San Diego Natural History Museum--Your Nature Connection[BRCC San Diego Natural History Museum: Herpetology Department]
Birds and Mammals

Bird Atlas
The Collection
FAQ's About Birds
FAQ's About Mammals

Field Guide

Canid Skulls

Canid skulls Here are skulls for four kinds of canids (members of the dog family).

What are they? (see answer at bottom)

Sizes and shapes of skulls, teeth and skeletal pieces help scientists distinguish the different kinds of mammals.
Kit fox skulls
Two Kit fox skulls show different degrees of cleaning.
Skeletons must be cleaned and preserved to maintain their research value over time. Read more about how to properly prepare specimens.
Partial skeleton of a gray fox This partial skeleton of a gray fox is the result of careful cleaning.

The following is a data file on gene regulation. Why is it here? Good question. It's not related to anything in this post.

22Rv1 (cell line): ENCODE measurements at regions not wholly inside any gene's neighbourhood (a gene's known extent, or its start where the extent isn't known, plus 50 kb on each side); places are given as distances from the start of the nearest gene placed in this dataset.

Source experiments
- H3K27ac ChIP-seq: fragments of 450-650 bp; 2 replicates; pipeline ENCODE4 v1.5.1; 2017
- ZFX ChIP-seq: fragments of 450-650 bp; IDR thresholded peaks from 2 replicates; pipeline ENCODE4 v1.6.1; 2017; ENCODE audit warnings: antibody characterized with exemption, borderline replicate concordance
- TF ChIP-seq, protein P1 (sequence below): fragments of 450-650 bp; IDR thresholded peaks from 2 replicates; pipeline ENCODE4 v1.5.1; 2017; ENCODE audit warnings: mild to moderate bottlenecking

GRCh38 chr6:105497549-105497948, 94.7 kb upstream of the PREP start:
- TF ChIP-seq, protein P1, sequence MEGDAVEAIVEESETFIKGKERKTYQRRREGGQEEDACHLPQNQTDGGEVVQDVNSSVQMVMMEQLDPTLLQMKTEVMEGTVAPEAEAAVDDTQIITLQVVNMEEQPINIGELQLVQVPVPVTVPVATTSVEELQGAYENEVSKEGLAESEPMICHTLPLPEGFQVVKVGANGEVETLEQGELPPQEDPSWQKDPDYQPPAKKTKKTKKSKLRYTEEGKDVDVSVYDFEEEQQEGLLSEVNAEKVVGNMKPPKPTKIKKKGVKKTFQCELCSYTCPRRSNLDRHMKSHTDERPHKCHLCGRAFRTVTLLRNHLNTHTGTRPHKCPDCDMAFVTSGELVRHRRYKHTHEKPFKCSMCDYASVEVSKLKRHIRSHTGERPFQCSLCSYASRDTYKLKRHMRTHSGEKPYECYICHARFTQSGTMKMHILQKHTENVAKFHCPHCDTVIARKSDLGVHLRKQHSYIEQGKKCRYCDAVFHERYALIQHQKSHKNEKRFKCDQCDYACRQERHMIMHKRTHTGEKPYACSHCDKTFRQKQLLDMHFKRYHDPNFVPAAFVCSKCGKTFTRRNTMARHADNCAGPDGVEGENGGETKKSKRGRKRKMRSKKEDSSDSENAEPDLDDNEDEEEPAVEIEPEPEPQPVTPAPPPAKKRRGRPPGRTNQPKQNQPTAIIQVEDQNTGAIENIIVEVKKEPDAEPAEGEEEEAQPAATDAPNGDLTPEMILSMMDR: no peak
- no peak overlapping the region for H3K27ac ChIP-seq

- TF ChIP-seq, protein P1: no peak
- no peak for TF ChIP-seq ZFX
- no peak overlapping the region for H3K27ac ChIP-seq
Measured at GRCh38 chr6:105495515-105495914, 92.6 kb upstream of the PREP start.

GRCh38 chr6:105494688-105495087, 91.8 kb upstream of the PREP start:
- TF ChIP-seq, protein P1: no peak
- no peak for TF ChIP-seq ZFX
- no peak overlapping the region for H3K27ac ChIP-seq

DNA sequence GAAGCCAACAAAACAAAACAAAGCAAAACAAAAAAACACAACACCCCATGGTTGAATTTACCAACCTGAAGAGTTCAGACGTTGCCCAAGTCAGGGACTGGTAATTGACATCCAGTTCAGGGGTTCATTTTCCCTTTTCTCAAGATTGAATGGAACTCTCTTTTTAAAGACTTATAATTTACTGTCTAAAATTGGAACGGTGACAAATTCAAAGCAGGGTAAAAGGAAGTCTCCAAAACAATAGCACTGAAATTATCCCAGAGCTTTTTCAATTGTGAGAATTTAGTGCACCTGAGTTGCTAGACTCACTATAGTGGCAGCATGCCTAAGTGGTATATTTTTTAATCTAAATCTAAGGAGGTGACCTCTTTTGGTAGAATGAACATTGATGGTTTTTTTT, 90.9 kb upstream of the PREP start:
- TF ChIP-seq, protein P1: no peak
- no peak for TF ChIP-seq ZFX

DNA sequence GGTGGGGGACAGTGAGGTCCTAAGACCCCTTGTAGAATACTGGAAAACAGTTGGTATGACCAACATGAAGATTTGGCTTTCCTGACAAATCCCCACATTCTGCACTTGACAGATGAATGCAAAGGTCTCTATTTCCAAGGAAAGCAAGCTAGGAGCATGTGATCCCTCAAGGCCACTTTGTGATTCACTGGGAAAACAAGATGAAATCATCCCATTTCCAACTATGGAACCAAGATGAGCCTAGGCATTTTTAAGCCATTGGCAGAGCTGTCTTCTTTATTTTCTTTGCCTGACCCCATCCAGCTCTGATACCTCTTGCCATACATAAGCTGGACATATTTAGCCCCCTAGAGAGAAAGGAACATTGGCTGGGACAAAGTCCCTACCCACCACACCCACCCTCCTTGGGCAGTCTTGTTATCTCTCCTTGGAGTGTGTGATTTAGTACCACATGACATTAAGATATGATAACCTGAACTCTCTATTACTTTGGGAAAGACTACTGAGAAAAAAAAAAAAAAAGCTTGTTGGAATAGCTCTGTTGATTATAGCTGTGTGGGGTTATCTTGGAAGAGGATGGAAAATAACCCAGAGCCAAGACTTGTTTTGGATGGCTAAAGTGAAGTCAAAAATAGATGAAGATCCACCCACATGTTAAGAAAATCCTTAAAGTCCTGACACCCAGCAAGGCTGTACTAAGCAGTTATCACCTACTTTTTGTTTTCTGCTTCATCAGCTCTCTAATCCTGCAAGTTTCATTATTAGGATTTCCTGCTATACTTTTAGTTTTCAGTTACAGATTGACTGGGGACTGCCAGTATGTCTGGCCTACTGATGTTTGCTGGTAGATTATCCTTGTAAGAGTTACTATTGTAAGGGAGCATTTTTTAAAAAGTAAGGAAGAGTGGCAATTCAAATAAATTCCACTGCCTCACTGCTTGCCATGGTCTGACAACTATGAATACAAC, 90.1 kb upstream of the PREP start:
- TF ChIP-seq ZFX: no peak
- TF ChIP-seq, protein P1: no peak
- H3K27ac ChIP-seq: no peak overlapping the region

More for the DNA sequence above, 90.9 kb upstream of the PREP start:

Gray fox and kit fox skull Look for the differences between these two fox skulls. The gray fox skull (left) is wider across at A than the kit fox. The temporal ridges (B) are U-shaped in the gray fox, but V-shaped in the kit fox.
Coyote and wolf skulls are longer than 160mm. Coyote skulls are rarely over 200mm while wolf skulls are usually more than 225mm. This skull is 185mm long.
Coyote skull    Coyote skull
Skulls from older animals often show extensive tooth wear. Which of these two lower jaws is from the older coyote?
Coyote lower jaw    Coyote lower jaw

FACT: Bear skulls increase in size with the age of the animal.
The original data tag is still attached to the male wolf skull, noting that the specimen was collected in 1925 in Oregon. The male skull is 252mm long while the female skull is 227mm long. Note the difference in the size of the sagital crest as well.
Wolf skull    wolf4
ANSWER: (top to bottom): Wolf (Canis lupus), Coyote (Canis latrans), Gray fox (Urocyon cinereoargenteus), Kit fox (Vulpes velox)